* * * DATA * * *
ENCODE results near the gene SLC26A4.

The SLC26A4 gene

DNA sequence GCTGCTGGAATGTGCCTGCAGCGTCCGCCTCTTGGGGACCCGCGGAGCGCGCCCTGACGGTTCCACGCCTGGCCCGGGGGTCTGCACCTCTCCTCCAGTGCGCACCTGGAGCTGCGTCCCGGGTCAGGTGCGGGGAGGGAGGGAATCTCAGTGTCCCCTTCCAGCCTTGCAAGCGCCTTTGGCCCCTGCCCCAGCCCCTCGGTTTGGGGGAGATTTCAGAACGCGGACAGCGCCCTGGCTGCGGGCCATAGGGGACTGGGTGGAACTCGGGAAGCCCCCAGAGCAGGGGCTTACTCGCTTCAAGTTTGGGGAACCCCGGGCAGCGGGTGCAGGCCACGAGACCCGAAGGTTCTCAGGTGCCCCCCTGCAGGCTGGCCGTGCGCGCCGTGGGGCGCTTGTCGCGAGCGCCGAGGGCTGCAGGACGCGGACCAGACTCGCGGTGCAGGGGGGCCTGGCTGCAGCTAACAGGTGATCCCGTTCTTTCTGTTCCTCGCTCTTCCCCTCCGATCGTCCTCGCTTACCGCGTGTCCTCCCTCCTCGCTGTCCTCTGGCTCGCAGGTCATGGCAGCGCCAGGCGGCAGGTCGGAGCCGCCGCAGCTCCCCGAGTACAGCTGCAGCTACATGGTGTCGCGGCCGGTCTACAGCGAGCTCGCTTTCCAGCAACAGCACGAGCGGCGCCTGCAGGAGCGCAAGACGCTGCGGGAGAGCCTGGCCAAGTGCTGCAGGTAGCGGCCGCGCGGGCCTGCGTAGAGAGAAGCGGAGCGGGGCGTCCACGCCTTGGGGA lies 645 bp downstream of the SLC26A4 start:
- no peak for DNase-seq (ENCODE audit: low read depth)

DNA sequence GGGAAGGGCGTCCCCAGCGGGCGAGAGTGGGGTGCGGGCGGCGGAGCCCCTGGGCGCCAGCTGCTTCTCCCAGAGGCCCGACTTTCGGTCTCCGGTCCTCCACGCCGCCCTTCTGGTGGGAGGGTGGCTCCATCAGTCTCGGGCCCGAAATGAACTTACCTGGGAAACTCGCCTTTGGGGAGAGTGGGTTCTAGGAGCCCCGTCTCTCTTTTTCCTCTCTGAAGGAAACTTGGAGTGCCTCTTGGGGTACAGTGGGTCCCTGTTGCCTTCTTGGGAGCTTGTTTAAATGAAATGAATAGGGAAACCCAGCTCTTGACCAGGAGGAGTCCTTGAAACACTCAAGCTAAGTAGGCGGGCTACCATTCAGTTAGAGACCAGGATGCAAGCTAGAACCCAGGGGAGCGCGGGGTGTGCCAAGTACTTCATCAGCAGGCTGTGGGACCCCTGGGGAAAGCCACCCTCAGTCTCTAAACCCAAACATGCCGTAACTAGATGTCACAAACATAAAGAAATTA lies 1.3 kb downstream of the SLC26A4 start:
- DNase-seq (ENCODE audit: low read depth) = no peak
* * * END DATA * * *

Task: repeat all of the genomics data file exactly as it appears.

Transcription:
ENCODE results near the gene SLC26A4.

The SLC26A4 gene

DNA sequence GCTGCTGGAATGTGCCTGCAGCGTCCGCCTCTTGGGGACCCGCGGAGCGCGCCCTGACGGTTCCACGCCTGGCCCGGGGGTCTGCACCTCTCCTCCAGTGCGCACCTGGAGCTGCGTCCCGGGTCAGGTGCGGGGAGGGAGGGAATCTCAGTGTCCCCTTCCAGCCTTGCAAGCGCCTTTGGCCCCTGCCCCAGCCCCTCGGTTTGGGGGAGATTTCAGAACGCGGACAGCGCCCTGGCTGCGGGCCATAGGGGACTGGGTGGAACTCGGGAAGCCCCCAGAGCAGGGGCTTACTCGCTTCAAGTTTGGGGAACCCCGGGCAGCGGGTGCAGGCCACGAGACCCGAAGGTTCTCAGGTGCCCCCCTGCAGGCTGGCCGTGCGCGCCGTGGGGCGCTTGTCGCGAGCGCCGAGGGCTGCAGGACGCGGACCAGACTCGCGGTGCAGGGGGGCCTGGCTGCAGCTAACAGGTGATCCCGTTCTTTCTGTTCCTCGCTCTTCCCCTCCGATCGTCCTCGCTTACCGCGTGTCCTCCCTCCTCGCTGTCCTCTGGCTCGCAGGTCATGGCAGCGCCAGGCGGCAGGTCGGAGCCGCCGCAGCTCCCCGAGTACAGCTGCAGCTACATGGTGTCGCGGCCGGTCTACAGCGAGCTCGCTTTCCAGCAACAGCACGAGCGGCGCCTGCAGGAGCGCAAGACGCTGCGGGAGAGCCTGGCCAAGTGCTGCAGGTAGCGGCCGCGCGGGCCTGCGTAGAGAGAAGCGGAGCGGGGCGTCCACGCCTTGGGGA lies 645 bp downstream of the SLC26A4 start:
- no peak for DNase-seq (ENCODE audit: low read depth)

DNA sequence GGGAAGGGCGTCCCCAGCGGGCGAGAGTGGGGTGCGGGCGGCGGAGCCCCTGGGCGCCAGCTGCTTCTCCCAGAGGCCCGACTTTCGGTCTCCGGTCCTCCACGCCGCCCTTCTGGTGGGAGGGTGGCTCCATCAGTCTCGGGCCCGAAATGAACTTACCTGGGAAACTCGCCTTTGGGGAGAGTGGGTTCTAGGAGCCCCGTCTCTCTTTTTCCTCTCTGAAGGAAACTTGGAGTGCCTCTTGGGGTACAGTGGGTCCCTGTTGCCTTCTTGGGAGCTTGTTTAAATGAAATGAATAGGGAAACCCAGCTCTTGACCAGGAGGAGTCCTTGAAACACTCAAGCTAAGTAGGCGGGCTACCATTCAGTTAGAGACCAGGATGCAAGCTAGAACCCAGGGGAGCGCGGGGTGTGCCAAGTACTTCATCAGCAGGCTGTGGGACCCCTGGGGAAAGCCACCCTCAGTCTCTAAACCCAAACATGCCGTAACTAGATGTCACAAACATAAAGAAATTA lies 1.3 kb downstream of the SLC26A4 start:
- DNase-seq (ENCODE audit: low read depth) = no peak